Don’t Trust Merchants With Your Credit Card Info? Use A Burner

Even as Amazon comes closer and closer to becoming The Everything Store, people still buy a lot of stuff online from other merchants. And every site that has your credit card info represents another potential gold mine for hackers to try and crack into.

Inspired by ecommerce, and the recent explosion of bitcoin, Bo Jiang founded Privacy, a startup that creates virtual credit cards with disposable numbers for online shopping. The concept works like a throwaway prepaid cell phone—you can link your bank account to the generated card, use it once, and then it’s gone, so that the merchant never actually sees your actual financial information and hackers can’t get it by attacking them.

The following interview with Jiang was edited for clarity and brevity.

Benzinga: Why did you start Privacy? What made you think that people wanted a virtual credit card?

Jiang: The main thing driving Privacy is that we came from the cryptocurrency world and took inspiration from Bitcoin. It made us rethink how payments should work. If you think about mainstream payments, you largely have a single credit card number that you use everywhere. It makes sense for the offline world, but not in the online world. The closest analog is a password manager—you shouldn’t use the same password everywhere, so why would you use the same payment information?

Privacy founder Bo Jiang

Privacy founder Bo JiangWe cooked up this idea of generating a brand new card number for every transaction you make online. We found out that it’s not a new idea, but a lot [of what we’ve done] has boiled down to good timing. Ecommerce and subscription products are exploding, so there are a ton of new use cases that have popped up.

We built this browser extension that lets you generate a card number much like how a password manager works. When you head to a checkout page, we automatically detect the checkout field and put a little button right next to it. You click the button and it auto-generates a brand new card number that you can put in the card field.

Benzinga: So you created a burner credit card. How have people been responding to that?

Jiang: We’ve been growing quickly and consistently by word of mouth. It’s one of those things where the product has a timing aspect to it—data breaches are happening everywhere, and we provide a tool to help users take back control and protect themselves.

There are a couple of things promoting this word of mouth, because it’s so topical with merchants and credit bureaus getting breached. People start talking about using VPNs, and people mention using for online spending.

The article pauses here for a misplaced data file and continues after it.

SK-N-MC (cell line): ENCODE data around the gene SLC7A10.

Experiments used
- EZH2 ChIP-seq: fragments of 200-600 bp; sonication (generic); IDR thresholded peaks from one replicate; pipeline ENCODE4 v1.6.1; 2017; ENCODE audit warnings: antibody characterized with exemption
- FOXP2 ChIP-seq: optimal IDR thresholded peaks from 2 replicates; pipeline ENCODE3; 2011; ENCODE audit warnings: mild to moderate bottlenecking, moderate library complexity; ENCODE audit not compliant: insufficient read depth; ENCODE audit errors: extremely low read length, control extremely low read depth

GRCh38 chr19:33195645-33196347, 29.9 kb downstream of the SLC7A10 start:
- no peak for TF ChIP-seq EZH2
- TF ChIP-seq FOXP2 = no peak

And when you think about where we are in the transaction flow, it’s usually a very positive point. Either you’re purchasing something, which is associated with positivity, or we saved you money, in case the merchant was breached, because the hacker couldn’t get your credit card info.

A lot of our users are debit card users, so if they got hacked, they’d be out that money until they could get it paid back, which can often be a substantial portion of their net worth.

Benzinga: Privacy feels like it could be the new way to pay for things online—like something a credit card company offers as a product. Do you see the company being acquired by a firm like that, or becoming a large player in its own right?

Jiang: We’re not dogmatic in the way we think about how we get to where we want to be. We don’t think there’s one way to do this. We do think what we’re doing is significantly better than the status quo right now, and it’s hard to argue the other way.

Banks and big financial institutions are really good at doing certain things, and fintech companies are good at doing other things. I think there’s room to partner and a collaborative way to grow. I think banks will continue to own very important parts of the ecosystem while newer fintechs like us will work in parallel with them.

Benzinga: What’s the design philosophy behind some of the security features like limiting the number of cards you can make?

Jiang: We decided early on that we weren’t going to do cards that you could use at multiple merchants. Instead we were going to make it as easy as possible for you to make a brand new card every time, and abstract away this concept of a single number. Our cards are either locked to one merchant or they close after the first purchase—there’s no card you can use at 20 different merchants.

If we hadn’t been as opinionated about that, we think the default experience would have been making a bunch of different cards, which just affects your exposure.

Benzinga: How does Privacy make money?

Jiang: We make money off of interchange, which is a sustainable business model for us. We’re purely virtual, so we don’t have to deal with the costs of plastic issuance, lost cards, ATM withdrawals and whatnot, which are very expensive for an upstart bank.

The way interchange works is the merchant will pay Visa a fee for the transaction, Visa shares that fee with our issuing bank and the bank shares it with us.

Benzinga: Do you have any plans to raise money?

Jiang: We’re thinking about raising money. We wanted to first build a sustainable business and then raise money to accelerate growth, and I think we’ve done a pretty good job to date proving that out. The next step is the capital raise to blow things out.

The views and opinions expressed herein are the views and opinions of the author and do not necessarily reflect those of Nasdaq, Inc.

The views and opinions expressed herein are the views and opinions of the author and do not necessarily reflect those of Nasdaq, Inc.

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